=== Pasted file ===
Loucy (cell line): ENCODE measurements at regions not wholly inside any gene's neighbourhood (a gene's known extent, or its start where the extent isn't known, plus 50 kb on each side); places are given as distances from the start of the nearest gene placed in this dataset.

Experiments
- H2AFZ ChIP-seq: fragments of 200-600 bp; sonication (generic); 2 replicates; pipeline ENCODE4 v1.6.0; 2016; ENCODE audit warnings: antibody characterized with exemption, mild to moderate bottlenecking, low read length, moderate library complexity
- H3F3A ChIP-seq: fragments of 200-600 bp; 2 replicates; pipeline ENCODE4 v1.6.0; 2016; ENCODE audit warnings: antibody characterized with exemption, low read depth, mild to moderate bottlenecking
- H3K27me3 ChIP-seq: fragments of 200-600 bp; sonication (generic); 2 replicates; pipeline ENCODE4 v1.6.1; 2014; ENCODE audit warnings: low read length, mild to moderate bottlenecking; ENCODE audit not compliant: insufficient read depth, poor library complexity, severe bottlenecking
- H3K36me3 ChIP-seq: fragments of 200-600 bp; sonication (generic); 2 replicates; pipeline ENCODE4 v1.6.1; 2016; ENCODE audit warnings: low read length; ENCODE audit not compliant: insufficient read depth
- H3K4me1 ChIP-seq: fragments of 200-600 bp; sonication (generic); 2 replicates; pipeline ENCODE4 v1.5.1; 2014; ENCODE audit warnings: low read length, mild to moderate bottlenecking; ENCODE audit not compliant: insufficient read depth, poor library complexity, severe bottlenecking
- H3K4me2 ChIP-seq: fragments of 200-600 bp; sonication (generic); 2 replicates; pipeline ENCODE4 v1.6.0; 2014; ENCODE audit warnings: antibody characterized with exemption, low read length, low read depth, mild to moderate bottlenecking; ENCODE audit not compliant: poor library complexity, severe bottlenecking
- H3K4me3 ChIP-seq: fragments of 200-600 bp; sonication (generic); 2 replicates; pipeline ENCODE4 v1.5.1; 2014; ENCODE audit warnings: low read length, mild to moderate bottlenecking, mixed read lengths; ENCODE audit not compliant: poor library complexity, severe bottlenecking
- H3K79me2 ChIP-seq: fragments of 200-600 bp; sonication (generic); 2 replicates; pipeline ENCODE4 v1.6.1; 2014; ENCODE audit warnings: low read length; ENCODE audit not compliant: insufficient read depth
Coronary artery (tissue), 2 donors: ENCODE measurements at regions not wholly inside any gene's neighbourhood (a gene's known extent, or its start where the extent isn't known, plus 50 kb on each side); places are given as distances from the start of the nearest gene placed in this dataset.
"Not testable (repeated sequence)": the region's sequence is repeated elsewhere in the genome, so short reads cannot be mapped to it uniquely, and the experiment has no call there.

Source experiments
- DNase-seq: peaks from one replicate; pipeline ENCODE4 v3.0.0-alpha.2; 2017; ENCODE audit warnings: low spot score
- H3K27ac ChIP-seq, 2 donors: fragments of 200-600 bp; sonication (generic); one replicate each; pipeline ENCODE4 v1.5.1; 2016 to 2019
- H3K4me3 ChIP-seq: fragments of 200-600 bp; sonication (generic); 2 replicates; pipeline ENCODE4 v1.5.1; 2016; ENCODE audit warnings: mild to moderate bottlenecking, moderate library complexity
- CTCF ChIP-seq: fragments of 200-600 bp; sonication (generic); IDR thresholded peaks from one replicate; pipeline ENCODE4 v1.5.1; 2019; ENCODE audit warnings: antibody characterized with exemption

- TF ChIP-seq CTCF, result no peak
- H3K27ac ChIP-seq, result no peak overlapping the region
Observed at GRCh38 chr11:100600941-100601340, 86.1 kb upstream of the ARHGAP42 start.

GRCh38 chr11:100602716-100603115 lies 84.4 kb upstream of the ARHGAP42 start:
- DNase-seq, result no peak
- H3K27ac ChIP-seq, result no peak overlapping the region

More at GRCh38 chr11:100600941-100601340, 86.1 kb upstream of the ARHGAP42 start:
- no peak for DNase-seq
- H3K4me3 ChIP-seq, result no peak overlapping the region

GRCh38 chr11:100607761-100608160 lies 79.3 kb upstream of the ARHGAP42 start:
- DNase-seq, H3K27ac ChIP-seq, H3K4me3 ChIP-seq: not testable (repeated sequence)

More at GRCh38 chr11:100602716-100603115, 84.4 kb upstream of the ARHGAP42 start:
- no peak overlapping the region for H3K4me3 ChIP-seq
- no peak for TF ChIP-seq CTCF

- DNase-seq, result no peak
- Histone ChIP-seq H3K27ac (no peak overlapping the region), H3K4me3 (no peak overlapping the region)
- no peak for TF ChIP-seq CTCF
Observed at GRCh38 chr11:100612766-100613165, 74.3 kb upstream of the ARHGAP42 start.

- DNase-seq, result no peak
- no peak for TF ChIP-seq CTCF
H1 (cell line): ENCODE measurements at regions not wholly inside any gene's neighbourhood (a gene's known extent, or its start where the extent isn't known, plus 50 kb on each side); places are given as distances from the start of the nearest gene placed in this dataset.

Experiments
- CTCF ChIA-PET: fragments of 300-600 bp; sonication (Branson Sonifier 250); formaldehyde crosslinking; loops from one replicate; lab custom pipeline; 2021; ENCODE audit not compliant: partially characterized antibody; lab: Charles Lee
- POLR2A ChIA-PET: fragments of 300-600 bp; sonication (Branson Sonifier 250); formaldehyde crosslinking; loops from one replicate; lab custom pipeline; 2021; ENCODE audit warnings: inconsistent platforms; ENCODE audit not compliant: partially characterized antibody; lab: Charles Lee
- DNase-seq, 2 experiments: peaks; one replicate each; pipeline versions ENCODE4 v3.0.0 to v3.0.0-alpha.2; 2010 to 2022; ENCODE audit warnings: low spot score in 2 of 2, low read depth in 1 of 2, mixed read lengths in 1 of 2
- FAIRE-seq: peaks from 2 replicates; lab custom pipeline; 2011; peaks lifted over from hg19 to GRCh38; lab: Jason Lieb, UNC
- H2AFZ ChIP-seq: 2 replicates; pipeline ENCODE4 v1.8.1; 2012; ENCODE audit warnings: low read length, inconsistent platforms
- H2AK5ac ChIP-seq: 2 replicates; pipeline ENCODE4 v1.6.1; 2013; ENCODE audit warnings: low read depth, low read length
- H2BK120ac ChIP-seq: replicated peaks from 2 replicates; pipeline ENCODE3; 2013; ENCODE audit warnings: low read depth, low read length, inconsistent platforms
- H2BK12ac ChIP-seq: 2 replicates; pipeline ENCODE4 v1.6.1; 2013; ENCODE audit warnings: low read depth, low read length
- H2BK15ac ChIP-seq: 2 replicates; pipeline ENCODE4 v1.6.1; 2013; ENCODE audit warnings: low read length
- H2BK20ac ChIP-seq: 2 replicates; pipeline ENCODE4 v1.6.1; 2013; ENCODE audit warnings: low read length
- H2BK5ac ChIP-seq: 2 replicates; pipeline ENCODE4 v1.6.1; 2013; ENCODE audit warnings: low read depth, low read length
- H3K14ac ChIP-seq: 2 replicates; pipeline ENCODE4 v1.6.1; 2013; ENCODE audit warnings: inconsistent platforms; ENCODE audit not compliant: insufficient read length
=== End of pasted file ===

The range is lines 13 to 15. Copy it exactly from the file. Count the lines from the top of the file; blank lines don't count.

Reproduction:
Source experiments
- DNase-seq: peaks from one replicate; pipeline ENCODE4 v3.0.0-alpha.2; 2017; ENCODE audit warnings: low spot score
- H3K27ac ChIP-seq, 2 donors: fragments of 200-600 bp; sonication (generic); one replicate each; pipeline ENCODE4 v1.5.1; 2016 to 2019